What to watch in crude oil as 2024 gets underway What to watch in crude oil as 2024 gets underway What to watch in crude oil as 2024 gets underway

What to watch in crude oil as 2024 gets underway

Commodities 5 minutes to read
Ole Hansen

Head of Commodity Strategy

Summary:  Crude oil traders have started the year on a cautionary note with global growth and demand worries offsetting rising geopolitical risks related to developments in and around the Red Sea. We see an increased likelihood of crude oil staying rangebound in the coming months with no single trigger being strong enough to change the dynamics of a market that has divided its focus between growth worries, not least in China and the USA, as well as rising non-OPEC+ production on one hand and OPEC+ cuts and geopolitical risks on the other


Key points

  • Crude oil is likely to remain rangebound around $80 in Brent during the coming quarter
  • Non-OPEC+ supply and demand concerns offset OPEC+ cuts, Mideast tensions
  • The timing of the first and the subsequent pace of US rate cuts will add volatility
 

Crude oil traders have started the year on a cautionary note with global growth and demand worries offsetting rising geopolitical risks related to developments in and around the Red Sea where attacks on commercial ships last month forced shippers to reroute cargoes from the Middle East and Asia, thereby raising costs and journey times. It is also worth keeping in mind that the first few weeks of trading will likely, just like most other years, trigger some volatile trading as trigger happy speculators will be looking for trading signals, in the process creating choppy trading conditions.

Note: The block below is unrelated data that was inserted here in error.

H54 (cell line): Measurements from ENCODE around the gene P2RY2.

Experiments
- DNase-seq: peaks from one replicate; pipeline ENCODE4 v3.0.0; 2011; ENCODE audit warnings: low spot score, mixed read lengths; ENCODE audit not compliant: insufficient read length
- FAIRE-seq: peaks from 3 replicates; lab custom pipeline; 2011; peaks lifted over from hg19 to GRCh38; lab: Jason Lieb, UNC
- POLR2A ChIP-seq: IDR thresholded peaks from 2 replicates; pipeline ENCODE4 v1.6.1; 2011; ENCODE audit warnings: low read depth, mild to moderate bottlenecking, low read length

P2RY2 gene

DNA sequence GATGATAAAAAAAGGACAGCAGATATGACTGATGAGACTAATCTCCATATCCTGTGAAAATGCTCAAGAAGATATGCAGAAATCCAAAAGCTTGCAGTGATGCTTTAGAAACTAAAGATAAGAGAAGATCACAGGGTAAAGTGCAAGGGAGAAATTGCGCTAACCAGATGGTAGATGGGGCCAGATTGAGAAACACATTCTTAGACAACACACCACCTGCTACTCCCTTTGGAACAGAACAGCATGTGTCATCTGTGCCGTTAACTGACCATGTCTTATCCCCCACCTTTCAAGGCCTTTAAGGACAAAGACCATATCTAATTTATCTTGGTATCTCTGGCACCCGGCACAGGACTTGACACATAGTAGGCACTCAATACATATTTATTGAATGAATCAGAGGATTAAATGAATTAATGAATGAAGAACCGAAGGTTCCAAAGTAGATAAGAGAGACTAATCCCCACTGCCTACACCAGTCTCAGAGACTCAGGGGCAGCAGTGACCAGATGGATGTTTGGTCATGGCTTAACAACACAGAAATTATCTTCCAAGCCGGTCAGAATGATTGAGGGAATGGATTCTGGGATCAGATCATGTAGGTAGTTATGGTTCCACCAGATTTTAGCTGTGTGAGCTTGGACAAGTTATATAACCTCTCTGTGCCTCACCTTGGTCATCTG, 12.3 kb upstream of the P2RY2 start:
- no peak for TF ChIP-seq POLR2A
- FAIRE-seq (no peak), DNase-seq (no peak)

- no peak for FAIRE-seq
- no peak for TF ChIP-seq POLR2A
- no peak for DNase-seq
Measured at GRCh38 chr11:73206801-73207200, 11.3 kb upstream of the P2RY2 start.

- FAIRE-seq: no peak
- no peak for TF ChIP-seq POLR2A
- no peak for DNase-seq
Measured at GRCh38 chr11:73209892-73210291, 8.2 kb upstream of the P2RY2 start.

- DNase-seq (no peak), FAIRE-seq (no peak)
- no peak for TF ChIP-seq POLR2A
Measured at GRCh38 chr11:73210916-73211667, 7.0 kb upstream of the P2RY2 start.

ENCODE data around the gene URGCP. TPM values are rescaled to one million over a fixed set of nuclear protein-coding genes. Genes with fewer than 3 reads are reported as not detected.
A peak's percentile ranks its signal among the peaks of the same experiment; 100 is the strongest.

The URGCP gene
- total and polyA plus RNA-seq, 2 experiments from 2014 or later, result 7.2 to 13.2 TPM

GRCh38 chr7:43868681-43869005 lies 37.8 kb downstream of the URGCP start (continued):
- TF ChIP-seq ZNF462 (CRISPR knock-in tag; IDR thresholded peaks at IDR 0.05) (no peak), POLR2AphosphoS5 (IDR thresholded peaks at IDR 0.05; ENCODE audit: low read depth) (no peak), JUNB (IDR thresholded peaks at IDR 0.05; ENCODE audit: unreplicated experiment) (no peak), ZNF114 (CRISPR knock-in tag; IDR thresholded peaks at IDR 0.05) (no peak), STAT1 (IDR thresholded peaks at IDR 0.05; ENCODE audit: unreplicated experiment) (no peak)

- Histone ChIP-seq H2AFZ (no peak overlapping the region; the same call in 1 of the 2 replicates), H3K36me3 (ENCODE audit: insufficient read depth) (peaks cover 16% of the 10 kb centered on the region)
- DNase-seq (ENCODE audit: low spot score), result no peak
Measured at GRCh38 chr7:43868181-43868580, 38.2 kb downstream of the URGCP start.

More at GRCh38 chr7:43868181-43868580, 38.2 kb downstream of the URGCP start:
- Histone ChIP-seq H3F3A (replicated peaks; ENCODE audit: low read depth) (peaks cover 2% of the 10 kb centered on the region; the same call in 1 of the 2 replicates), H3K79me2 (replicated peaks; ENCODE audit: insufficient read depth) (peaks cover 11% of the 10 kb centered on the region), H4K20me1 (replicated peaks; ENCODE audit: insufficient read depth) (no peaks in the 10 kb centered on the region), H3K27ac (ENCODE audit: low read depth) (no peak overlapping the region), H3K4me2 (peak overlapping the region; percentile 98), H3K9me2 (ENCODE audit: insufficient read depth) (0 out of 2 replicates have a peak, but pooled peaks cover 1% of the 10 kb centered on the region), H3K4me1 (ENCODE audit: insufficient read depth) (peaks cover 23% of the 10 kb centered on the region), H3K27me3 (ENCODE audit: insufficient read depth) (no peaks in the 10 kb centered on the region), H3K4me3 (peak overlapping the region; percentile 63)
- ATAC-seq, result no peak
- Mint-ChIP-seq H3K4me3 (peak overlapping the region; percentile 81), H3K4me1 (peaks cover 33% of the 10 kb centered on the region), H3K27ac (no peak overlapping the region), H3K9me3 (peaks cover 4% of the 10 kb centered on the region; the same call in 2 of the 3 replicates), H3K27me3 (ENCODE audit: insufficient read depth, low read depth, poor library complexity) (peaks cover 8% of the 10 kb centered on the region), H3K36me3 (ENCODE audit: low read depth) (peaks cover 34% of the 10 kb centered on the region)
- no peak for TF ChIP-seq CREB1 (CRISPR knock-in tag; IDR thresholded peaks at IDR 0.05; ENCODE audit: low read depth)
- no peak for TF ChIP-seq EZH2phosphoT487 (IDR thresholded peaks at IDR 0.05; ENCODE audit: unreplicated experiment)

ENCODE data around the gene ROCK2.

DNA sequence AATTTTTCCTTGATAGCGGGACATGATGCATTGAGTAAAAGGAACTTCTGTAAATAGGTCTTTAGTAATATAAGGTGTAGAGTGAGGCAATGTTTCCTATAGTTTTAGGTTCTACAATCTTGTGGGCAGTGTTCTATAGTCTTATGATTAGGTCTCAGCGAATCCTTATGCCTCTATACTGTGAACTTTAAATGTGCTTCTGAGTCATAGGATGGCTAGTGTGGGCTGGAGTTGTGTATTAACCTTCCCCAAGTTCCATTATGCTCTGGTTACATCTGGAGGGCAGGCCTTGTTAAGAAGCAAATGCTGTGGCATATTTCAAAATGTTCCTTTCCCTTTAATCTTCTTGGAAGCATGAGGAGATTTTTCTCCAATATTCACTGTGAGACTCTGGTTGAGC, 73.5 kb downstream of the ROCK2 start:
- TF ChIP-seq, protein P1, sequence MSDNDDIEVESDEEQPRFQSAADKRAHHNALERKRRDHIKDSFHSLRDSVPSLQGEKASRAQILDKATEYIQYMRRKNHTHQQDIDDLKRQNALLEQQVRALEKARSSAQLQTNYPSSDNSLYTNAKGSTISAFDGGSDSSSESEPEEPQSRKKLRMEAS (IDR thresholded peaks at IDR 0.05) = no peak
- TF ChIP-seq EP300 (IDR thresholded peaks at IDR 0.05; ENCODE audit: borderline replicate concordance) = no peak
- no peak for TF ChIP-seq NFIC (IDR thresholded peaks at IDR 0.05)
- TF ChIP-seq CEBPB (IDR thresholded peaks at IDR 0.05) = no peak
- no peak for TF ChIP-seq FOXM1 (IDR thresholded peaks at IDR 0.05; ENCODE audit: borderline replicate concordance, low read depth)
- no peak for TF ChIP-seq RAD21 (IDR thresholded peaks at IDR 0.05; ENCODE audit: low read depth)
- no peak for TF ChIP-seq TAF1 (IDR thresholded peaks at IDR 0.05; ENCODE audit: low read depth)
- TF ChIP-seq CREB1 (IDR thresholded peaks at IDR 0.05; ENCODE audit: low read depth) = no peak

We see an increased likelihood of crude oil staying rangebound in the coming months with no single trigger being strong enough to change the dynamics of a market that has divided its focus between growth worries, not least in China and the USA, as well as rising non-OPEC+ production on one hand and OPEC+ cuts and geopolitical risks on the other. On top of this we may see risk appetite ebb and flow in line with changes in the expected pace of US rate cuts. With that in mind, we see Brent crude oil remain rangebound around $80 per barrel during the first quarter with the biggest risk to the downside being a disunited OPEC+ leading to a collapse in the current agreement to keep production down, and the upside from a major geopolitical event disrupting the flow of crude oil and gas from the Middle East. 

Brent spent last year trading in a relatively small 27.5-dollar range compared with the 64-dollar range seen in 2022 when the war in Ukraine drove the market sharply higher, before collapsing, and overall, the front month futures contract in Brent ended 6% lower on the year while WTI was 7% lower. From an investor's perspective both futures contracts traded in backwardation through most of the year and given the positive impact on rolling contracts in such an environment saw the negative result reduced to -1% in Brent and -2% in WTI.

For a more detailed look at the technical outlook please click here to read the latest from Kim Cramer, Saxo's technical analysis specialist.

Source: Saxo